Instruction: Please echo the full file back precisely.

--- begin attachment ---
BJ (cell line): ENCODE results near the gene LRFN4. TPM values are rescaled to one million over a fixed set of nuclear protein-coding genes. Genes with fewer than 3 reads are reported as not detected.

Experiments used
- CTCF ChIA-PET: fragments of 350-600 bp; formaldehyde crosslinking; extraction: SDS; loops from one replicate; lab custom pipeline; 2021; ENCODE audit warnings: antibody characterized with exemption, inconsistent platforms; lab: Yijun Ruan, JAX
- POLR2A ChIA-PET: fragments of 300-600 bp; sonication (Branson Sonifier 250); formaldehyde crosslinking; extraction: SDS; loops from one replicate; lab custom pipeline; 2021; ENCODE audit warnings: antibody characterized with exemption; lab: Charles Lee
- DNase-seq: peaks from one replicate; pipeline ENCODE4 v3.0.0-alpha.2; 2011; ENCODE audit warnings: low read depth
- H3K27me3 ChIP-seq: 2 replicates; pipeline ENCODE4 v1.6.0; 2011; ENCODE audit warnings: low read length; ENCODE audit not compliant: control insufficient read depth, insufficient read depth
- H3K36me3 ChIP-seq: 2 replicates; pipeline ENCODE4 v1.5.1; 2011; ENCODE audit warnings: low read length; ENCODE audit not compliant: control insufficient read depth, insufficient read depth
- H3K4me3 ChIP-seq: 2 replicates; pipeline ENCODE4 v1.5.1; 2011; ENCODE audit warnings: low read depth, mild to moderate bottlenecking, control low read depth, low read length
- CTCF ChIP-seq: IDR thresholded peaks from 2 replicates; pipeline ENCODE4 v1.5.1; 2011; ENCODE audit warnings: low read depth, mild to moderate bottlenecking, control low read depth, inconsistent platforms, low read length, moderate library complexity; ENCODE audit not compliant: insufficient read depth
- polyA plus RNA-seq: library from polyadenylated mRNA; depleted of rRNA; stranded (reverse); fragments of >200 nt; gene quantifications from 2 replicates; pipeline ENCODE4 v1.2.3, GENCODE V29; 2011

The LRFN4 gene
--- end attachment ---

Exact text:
BJ (cell line): ENCODE results near the gene LRFN4. TPM values are rescaled to one million over a fixed set of nuclear protein-coding genes. Genes with fewer than 3 reads are reported as not detected.

Experiments used
- CTCF ChIA-PET: fragments of 350-600 bp; formaldehyde crosslinking; extraction: SDS; loops from one replicate; lab custom pipeline; 2021; ENCODE audit warnings: antibody characterized with exemption, inconsistent platforms; lab: Yijun Ruan, JAX
- POLR2A ChIA-PET: fragments of 300-600 bp; sonication (Branson Sonifier 250); formaldehyde crosslinking; extraction: SDS; loops from one replicate; lab custom pipeline; 2021; ENCODE audit warnings: antibody characterized with exemption; lab: Charles Lee
- DNase-seq: peaks from one replicate; pipeline ENCODE4 v3.0.0-alpha.2; 2011; ENCODE audit warnings: low read depth
- H3K27me3 ChIP-seq: 2 replicates; pipeline ENCODE4 v1.6.0; 2011; ENCODE audit warnings: low read length; ENCODE audit not compliant: control insufficient read depth, insufficient read depth
- H3K36me3 ChIP-seq: 2 replicates; pipeline ENCODE4 v1.5.1; 2011; ENCODE audit warnings: low read length; ENCODE audit not compliant: control insufficient read depth, insufficient read depth
- H3K4me3 ChIP-seq: 2 replicates; pipeline ENCODE4 v1.5.1; 2011; ENCODE audit warnings: low read depth, mild to moderate bottlenecking, control low read depth, low read length
- CTCF ChIP-seq: IDR thresholded peaks from 2 replicates; pipeline ENCODE4 v1.5.1; 2011; ENCODE audit warnings: low read depth, mild to moderate bottlenecking, control low read depth, inconsistent platforms, low read length, moderate library complexity; ENCODE audit not compliant: insufficient read depth
- polyA plus RNA-seq: library from polyadenylated mRNA; depleted of rRNA; stranded (reverse); fragments of >200 nt; gene quantifications from 2 replicates; pipeline ENCODE4 v1.2.3, GENCODE V29; 2011

The LRFN4 gene